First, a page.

Her murder, which occurred on November 1, 2006, just three months shy of the film’s acceptance to the Sundance film festival, made headlines all over the world. Prior to Waitress, Shelly was an actress well noted for her work with director Hal Hartley ­– with her appearances in his The Unbelievable Truth (1989) and its follow-up Trust (1990), she became a bona fide American-indie darling. She transitioned to directing in 1994 with Sudden Manhattan and 1999’s I’ll Take You There starring Ally Sheedy, taking time thereafter to write and develop Waitress. Working out of her studio office in Greenwich Village, Shelly was murdered by a construction worker employed to conduct some renovations on the building. According to his confession (although he would change his story several times), he followed Shelly back to her studio after she had complained about some noise he was making. He attacked, rendering her unconscious and staged it as a suicide by hanging her from a shower rod. She was found by her husband later that day having died from neck compression.

The media first reported her death as a suicide, as that was how it was initially announced by investigating officers. It was her husband’s insistence that Shelly would never take her own life – not as a mother of a young child, nor at a time when she was readying her beloved film that allowed for further investigation, revealing the footprint in the bathroom that led to the murderer’s confession. Diego Pillco is serving a 25-year sentence without parole for first-degree manslaughter. It is a tragic coincidence that Shelly, having made a film that dealt with violence against women, would become a victim of it herself. Shelly’s legacy lives on through numerous charities. The “Adrienne Shelly Award” is awarded annually by the Women Film Critics Circle to a film that “most passionately opposes violence against women,” and the Adrienne Shelly Foundation, which was founded by Shelly’s husband awards scholarships, production grants, finishing funds, and living stipends to emerging filmmakers. But ultimately, Waitress is her greatest legacy – a film that speaks to Shelly’s independent voice and advocacy for women and victims of abuse.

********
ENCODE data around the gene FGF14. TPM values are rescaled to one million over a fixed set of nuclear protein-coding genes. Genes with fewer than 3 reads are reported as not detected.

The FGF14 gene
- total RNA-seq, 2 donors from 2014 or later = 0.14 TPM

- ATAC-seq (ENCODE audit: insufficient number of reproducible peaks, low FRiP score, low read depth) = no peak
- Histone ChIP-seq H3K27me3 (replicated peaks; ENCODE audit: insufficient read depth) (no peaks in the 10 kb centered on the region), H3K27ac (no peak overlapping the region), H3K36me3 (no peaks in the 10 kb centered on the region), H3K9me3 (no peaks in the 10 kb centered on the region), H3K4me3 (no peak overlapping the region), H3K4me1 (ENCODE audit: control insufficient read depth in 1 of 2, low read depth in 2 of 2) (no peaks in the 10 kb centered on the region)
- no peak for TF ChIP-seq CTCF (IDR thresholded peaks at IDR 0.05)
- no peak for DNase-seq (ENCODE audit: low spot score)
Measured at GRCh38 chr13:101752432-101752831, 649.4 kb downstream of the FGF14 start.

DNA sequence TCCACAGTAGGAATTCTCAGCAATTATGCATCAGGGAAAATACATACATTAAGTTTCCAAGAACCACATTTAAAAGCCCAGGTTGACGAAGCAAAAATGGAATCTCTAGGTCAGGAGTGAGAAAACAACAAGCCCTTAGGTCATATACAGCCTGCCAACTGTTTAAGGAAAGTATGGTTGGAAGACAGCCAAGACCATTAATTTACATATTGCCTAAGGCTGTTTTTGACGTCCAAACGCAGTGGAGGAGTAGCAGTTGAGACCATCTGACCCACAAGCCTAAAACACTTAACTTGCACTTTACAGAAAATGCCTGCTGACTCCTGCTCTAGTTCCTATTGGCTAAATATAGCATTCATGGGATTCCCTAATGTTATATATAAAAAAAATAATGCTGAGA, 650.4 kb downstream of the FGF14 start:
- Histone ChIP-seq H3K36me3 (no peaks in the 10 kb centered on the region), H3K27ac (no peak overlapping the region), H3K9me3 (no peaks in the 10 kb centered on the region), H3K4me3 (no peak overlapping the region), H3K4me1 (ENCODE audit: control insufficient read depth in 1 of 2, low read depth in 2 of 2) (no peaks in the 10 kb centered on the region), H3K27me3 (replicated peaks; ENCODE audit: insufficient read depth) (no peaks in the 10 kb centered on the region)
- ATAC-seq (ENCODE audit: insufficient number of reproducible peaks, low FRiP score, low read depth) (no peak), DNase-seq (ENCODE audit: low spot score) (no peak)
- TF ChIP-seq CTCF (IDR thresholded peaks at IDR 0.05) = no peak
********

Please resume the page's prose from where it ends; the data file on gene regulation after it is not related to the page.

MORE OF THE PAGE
In 2017, the official Waitress pie cookbook was published to much fanfare and admiration from pastry chefs, both professional and amateur. All Jenna’s weird pies – ones that represented her isolation in a loveless, abusive marriage, as well as the ones that signalled her hope and perseverance (“Falling in Love Chocolate Cream Pie” for instance), are a testament to Shelly’s innovative imagination to tell difficult truths. The recipe book is a badge of honour, indicating that a decade after the film was first released, and just shortly after the Waitress musical premiered, Shelly’s film was on its way to becoming a classic. There is no doubt in watching Waitress that Shelly would have gone on to a fulfilling career as a director had she been allowed. Watching Waitress is a reminder of the treasures that Shelly left behind, including her daughter Sophie, who makes an appearance as Jenna’s daughter in the closing credits.